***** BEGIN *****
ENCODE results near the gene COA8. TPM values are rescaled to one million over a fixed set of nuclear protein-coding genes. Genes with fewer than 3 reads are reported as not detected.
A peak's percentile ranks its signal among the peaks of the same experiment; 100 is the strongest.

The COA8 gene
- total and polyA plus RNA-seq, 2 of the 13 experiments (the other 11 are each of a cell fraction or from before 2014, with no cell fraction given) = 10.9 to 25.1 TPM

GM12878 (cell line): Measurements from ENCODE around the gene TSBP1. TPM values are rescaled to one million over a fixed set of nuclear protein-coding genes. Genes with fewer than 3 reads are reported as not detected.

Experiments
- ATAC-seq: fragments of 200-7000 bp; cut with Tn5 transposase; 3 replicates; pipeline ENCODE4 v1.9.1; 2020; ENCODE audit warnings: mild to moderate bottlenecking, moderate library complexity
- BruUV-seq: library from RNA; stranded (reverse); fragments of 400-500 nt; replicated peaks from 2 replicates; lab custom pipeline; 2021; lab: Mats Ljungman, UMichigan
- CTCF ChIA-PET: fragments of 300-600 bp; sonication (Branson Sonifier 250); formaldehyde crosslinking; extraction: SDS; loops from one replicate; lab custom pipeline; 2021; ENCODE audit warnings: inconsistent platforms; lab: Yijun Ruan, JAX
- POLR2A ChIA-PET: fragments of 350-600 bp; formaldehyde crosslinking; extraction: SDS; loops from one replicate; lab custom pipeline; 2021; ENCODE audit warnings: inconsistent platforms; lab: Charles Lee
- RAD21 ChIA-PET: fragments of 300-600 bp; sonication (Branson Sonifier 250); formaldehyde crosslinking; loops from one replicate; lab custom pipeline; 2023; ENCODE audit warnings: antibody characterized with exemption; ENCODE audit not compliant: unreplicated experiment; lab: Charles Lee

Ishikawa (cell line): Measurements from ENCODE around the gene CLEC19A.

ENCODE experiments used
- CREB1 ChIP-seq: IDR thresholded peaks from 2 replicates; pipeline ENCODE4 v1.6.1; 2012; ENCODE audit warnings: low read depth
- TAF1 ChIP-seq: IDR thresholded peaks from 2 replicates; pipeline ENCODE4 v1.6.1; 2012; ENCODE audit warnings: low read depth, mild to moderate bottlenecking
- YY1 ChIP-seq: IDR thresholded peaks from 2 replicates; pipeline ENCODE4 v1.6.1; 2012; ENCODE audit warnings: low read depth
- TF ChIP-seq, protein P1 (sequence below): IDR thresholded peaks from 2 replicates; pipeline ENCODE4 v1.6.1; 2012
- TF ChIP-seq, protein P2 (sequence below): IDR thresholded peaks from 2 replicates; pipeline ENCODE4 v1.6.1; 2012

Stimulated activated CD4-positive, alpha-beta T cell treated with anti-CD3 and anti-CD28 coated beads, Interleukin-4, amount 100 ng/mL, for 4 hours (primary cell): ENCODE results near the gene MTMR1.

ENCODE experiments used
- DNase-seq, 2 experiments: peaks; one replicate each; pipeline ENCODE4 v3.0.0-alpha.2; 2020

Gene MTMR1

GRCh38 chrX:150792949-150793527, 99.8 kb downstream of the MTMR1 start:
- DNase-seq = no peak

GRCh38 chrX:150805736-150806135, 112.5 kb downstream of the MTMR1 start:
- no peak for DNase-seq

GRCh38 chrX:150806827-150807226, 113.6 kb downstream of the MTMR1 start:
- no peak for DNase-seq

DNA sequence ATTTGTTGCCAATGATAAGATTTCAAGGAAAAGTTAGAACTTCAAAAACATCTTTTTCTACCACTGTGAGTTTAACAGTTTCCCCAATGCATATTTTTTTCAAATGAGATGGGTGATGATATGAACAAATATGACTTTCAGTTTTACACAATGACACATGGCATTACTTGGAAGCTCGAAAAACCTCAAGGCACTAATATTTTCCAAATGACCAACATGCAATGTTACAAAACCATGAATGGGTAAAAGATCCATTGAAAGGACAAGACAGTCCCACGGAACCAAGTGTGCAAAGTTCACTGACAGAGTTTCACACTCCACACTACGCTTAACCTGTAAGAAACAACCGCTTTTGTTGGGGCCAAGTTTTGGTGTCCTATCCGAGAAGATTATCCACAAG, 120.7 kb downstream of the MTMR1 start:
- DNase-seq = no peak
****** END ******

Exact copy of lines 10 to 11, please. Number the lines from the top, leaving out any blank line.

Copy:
- POLR2A ChIA-PET: fragments of 350-600 bp; formaldehyde crosslinking; extraction: SDS; loops from one replicate; lab custom pipeline; 2021; ENCODE audit warnings: inconsistent platforms; lab: Charles Lee
- RAD21 ChIA-PET: fragments of 300-600 bp; sonication (Branson Sonifier 250); formaldehyde crosslinking; loops from one replicate; lab custom pipeline; 2023; ENCODE audit warnings: antibody characterized with exemption; ENCODE audit not compliant: unreplicated experiment; lab: Charles Lee